Researchers at Albert Einstein College of Medicine in New York and the U.S. Army Medical Research Institute of Infectious Diseases (USAMRIID) have engineered the first antibodies that can potentially neutralise the two deadliest strains of the virus that causes Ebola hemorrhagic fever.

The findings, made in mice, are seen as a significant step toward immunotherapies that are effective against all strains of Ebola virus that cause human disease. Study co-leader Jonathan Lai, Ph.D., associate professor of biochemistry at Einstein, said: “A broadly effective immunotherapy for Ebola virus would be a tremendous advance, since it’s impossible to predict which strain of the virus will cause the next outbreak.” Zaire Ebola virus (EBOV) was responsible for the 2014 Ebola outbreak in West Africa, the largest in history. The next-most pathogenic strain of Ebola virus is Sudan Ebola virus (SUDV). Study co-leader John M. Dye, Ph.D., branch chief of viral immunology at USAMRIID, said: “This strain is also a concern because outbreaks are occurring more frequently, and it has been responsible for large outbreaks in the past.” Although a Zaire-specific vaccine is in clinical trials, no vaccine has yet been approved for preventing infection from any strain of Ebola virus and therapies for people who become infected are very limited.

ZMapp, a cocktail of three monoclonal antibodies, is the most promising of several experimental immunotherapies for Ebola virus now in development. However, say the study team, ZMapp’s antibodies are specific for EBOV and would not work against the other two Ebola strains that have caused major outbreaks. In addition to Zaire and Sudan, the third major strain is Bundibugyo. In previous work, Dr Jonathan Lai and his colleagues used a technique called synthetic antibody engineering to create the first humanized antibodies against SUDV. For the latest study, Dr Lai, Ph.D. student Julia Frei and postdoctoral fellow Elisabeth Nyakatura engineered “bispecific” antibodies that contain key glycoprotein-binding sequences from both the EBOV and SUDV antibodies. The antibodies effectively neutralised both EBOV and SUDV in tissue culture studies. In addition, the antibodies provided high levels of protection for mice that had been exposed to lethal doses of either of the viruses.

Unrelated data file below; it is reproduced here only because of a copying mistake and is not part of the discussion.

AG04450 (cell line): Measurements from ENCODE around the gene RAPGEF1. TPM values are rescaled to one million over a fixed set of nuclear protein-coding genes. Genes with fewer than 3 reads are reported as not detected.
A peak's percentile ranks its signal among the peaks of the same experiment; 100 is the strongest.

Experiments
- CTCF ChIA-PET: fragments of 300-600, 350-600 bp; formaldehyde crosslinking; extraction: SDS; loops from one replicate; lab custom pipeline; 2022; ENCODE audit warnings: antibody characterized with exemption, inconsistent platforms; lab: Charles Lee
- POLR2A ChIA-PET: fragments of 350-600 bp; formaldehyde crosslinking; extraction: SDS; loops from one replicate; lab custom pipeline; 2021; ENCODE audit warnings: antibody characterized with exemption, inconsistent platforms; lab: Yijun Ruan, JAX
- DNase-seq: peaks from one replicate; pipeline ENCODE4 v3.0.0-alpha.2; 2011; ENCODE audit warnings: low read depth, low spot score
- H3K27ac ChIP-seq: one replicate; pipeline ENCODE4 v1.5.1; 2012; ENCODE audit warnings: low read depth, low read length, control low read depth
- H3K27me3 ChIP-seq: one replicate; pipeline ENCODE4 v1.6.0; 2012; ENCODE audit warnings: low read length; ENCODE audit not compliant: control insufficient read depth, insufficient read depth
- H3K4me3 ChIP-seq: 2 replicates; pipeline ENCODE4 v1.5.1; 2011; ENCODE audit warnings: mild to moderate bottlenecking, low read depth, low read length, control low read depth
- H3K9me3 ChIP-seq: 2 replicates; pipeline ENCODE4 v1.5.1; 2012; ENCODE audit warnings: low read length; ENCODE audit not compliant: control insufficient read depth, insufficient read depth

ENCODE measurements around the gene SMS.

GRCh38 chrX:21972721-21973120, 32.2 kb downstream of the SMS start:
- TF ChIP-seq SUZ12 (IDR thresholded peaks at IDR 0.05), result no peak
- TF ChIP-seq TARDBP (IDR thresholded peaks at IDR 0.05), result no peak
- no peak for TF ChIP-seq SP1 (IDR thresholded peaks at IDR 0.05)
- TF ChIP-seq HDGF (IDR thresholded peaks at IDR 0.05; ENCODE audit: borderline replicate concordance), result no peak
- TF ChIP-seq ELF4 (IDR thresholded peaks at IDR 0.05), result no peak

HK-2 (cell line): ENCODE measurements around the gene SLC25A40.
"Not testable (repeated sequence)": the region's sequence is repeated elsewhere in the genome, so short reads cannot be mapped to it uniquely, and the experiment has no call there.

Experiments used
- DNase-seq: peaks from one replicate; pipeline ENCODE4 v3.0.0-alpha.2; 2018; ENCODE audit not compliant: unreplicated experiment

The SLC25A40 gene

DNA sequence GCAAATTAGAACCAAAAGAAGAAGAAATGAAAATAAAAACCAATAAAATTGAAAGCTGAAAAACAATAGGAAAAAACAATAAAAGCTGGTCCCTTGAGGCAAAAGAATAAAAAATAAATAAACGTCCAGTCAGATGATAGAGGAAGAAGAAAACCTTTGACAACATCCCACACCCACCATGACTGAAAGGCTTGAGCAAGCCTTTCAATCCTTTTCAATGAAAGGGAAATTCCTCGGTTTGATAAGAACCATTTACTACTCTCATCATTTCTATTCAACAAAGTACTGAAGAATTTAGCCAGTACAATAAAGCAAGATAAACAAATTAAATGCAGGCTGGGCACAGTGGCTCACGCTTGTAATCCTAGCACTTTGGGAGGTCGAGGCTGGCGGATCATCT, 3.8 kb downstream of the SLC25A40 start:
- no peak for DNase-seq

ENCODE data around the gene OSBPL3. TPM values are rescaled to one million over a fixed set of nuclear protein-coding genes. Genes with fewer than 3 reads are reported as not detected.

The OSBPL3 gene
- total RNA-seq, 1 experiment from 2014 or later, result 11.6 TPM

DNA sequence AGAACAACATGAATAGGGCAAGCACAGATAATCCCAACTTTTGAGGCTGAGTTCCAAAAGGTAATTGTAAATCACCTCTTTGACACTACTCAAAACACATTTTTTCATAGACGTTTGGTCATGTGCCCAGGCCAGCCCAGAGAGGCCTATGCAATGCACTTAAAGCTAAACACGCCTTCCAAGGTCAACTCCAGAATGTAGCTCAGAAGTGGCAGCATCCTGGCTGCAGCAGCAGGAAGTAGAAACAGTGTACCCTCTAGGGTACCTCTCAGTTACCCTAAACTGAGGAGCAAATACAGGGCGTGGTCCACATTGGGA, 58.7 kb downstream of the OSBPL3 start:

The antibodies must still be tested in larger animals and in humans to know whether they will be effective. Dr Lai said: “It might best be suited for preventing local outbreaks from getting out of hand, as happened in the recent West Africa Ebola virus epidemic. “It’s also possible that a therapy like this could be used prophylactically, to protect health workers or family members who come into contact with Ebola virus patients